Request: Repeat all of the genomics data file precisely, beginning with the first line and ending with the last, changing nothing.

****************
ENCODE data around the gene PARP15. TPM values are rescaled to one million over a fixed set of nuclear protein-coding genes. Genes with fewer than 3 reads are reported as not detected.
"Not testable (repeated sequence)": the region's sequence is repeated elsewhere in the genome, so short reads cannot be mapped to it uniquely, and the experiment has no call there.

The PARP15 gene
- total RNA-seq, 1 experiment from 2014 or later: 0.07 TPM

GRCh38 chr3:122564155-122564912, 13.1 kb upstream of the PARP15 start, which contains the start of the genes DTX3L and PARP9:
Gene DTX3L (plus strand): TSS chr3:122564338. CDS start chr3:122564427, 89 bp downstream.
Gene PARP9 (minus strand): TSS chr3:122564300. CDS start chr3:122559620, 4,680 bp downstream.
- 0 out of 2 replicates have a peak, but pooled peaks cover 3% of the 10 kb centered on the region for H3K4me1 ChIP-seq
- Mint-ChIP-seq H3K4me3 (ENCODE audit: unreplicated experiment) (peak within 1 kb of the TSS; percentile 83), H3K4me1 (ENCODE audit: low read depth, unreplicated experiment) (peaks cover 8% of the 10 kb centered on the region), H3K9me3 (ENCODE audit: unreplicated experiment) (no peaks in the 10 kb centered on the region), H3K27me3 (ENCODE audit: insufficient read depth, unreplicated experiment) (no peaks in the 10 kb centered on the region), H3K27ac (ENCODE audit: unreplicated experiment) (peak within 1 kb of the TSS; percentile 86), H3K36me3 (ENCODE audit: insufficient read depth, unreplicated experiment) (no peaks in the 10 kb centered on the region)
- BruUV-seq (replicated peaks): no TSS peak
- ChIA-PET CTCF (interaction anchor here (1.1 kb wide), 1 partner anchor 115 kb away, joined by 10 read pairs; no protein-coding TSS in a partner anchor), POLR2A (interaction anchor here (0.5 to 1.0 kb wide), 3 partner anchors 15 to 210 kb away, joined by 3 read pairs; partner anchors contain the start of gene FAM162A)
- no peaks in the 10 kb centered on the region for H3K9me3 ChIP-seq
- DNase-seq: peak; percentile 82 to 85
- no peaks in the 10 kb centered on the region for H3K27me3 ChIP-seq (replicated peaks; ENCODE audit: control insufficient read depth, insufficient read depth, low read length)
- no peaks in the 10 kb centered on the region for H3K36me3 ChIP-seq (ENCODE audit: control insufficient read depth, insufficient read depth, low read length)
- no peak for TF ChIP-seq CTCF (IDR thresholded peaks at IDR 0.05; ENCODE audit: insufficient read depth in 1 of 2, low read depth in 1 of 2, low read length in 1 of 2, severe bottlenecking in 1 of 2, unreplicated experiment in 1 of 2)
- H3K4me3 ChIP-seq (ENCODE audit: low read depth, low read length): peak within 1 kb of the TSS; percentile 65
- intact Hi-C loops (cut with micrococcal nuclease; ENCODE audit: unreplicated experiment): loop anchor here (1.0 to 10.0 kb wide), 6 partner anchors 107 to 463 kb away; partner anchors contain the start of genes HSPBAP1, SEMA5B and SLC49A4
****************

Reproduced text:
ENCODE data around the gene PARP15. TPM values are rescaled to one million over a fixed set of nuclear protein-coding genes. Genes with fewer than 3 reads are reported as not detected.
"Not testable (repeated sequence)": the region's sequence is repeated elsewhere in the genome, so short reads cannot be mapped to it uniquely, and the experiment has no call there.

The PARP15 gene
- total RNA-seq, 1 experiment from 2014 or later: 0.07 TPM

GRCh38 chr3:122564155-122564912, 13.1 kb upstream of the PARP15 start, which contains the start of the genes DTX3L and PARP9:
Gene DTX3L (plus strand): TSS chr3:122564338. CDS start chr3:122564427, 89 bp downstream.
Gene PARP9 (minus strand): TSS chr3:122564300. CDS start chr3:122559620, 4,680 bp downstream.
- 0 out of 2 replicates have a peak, but pooled peaks cover 3% of the 10 kb centered on the region for H3K4me1 ChIP-seq
- Mint-ChIP-seq H3K4me3 (ENCODE audit: unreplicated experiment) (peak within 1 kb of the TSS; percentile 83), H3K4me1 (ENCODE audit: low read depth, unreplicated experiment) (peaks cover 8% of the 10 kb centered on the region), H3K9me3 (ENCODE audit: unreplicated experiment) (no peaks in the 10 kb centered on the region), H3K27me3 (ENCODE audit: insufficient read depth, unreplicated experiment) (no peaks in the 10 kb centered on the region), H3K27ac (ENCODE audit: unreplicated experiment) (peak within 1 kb of the TSS; percentile 86), H3K36me3 (ENCODE audit: insufficient read depth, unreplicated experiment) (no peaks in the 10 kb centered on the region)
- BruUV-seq (replicated peaks): no TSS peak
- ChIA-PET CTCF (interaction anchor here (1.1 kb wide), 1 partner anchor 115 kb away, joined by 10 read pairs; no protein-coding TSS in a partner anchor), POLR2A (interaction anchor here (0.5 to 1.0 kb wide), 3 partner anchors 15 to 210 kb away, joined by 3 read pairs; partner anchors contain the start of gene FAM162A)
- no peaks in the 10 kb centered on the region for H3K9me3 ChIP-seq
- DNase-seq: peak; percentile 82 to 85
- no peaks in the 10 kb centered on the region for H3K27me3 ChIP-seq (replicated peaks; ENCODE audit: control insufficient read depth, insufficient read depth, low read length)
- no peaks in the 10 kb centered on the region for H3K36me3 ChIP-seq (ENCODE audit: control insufficient read depth, insufficient read depth, low read length)
- no peak for TF ChIP-seq CTCF (IDR thresholded peaks at IDR 0.05; ENCODE audit: insufficient read depth in 1 of 2, low read depth in 1 of 2, low read length in 1 of 2, severe bottlenecking in 1 of 2, unreplicated experiment in 1 of 2)
- H3K4me3 ChIP-seq (ENCODE audit: low read depth, low read length): peak within 1 kb of the TSS; percentile 65
- intact Hi-C loops (cut with micrococcal nuclease; ENCODE audit: unreplicated experiment): loop anchor here (1.0 to 10.0 kb wide), 6 partner anchors 107 to 463 kb away; partner anchors contain the start of genes HSPBAP1, SEMA5B and SLC49A4